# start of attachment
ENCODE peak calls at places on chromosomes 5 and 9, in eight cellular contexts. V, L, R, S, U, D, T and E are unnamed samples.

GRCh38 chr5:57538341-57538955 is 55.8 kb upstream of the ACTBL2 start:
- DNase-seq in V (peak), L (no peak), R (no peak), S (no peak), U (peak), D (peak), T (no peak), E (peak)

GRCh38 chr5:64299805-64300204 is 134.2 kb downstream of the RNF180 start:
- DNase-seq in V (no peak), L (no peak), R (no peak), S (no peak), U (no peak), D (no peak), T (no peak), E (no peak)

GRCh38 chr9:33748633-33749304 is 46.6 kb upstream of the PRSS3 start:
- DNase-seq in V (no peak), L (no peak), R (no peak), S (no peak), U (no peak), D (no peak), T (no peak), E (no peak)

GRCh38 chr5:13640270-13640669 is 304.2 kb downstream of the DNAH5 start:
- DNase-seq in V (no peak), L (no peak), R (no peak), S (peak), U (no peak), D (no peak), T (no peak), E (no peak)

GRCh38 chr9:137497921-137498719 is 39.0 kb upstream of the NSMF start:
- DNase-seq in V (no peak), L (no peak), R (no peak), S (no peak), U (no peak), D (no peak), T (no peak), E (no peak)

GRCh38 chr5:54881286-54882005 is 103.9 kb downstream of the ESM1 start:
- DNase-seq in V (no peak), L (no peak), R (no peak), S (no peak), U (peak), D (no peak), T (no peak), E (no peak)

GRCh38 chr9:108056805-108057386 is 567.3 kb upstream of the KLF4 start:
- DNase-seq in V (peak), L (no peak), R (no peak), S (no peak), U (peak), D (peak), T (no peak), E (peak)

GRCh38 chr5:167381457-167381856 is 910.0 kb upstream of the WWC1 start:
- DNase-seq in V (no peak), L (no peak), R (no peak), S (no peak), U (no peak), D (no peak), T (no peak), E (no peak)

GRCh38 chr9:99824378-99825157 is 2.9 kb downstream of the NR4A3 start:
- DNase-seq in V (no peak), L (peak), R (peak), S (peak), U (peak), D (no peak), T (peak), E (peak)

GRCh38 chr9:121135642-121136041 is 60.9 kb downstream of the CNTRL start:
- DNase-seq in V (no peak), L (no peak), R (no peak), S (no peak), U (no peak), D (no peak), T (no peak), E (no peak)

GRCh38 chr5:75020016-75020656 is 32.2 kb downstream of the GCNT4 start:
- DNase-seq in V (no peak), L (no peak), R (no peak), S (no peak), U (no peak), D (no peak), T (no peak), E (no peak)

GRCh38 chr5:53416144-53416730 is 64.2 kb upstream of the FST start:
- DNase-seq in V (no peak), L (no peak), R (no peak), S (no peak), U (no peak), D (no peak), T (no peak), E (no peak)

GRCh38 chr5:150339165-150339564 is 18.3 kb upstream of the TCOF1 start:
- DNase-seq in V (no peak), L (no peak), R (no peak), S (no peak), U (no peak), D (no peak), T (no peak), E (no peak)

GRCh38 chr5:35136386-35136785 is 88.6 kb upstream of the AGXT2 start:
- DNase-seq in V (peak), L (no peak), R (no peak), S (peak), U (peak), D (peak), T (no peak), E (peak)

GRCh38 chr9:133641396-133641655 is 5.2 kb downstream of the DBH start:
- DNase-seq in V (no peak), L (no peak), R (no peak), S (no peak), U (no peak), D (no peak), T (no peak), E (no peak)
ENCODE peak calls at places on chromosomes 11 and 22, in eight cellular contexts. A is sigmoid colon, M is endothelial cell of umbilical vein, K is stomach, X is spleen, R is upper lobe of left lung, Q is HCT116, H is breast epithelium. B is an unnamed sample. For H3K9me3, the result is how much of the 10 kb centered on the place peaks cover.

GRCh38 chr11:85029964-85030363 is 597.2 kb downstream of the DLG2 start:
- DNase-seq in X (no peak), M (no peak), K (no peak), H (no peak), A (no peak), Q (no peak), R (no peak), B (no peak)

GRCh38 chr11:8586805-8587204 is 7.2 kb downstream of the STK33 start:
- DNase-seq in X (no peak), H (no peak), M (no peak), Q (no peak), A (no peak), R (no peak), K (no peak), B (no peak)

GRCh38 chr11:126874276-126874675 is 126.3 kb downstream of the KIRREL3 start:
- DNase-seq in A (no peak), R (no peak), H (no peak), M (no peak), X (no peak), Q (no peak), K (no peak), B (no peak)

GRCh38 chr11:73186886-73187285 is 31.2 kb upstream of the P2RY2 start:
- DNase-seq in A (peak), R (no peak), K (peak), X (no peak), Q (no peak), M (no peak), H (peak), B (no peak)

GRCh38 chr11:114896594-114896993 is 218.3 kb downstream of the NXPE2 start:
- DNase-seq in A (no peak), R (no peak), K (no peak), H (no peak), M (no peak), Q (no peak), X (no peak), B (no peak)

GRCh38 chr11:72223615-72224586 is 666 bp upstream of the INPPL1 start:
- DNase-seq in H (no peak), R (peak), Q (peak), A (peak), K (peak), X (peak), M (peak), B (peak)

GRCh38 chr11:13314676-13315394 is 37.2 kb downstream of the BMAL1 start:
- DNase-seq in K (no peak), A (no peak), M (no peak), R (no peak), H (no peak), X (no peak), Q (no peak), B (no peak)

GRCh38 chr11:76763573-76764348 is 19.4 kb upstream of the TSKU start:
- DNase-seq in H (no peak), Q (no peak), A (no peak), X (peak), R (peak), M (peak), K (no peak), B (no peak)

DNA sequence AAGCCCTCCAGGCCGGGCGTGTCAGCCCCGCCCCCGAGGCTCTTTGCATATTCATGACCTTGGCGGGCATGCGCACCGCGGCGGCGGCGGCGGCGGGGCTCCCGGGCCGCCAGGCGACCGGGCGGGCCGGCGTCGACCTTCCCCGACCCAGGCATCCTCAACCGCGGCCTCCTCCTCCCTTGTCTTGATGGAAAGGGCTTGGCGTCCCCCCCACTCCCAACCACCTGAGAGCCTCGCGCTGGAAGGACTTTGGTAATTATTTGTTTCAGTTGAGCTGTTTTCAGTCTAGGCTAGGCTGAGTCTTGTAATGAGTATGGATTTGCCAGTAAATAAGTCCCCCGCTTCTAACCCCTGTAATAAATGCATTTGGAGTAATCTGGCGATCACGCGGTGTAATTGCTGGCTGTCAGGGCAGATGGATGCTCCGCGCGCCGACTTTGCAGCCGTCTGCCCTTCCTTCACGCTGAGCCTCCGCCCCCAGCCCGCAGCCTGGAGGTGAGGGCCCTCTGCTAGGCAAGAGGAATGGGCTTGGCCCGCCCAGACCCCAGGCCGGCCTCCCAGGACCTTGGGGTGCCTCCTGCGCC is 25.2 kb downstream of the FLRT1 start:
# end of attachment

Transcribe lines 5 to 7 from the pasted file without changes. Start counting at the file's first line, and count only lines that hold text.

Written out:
- DNase-seq in V (no peak), L (no peak), R (no peak), S (no peak), U (no peak), D (no peak), T (no peak), E (no peak)

GRCh38 chr9:33748633-33749304 is 46.6 kb upstream of the PRSS3 start:
- DNase-seq in V (no peak), L (no peak), R (no peak), S (no peak), U (no peak), D (no peak), T (no peak), E (no peak)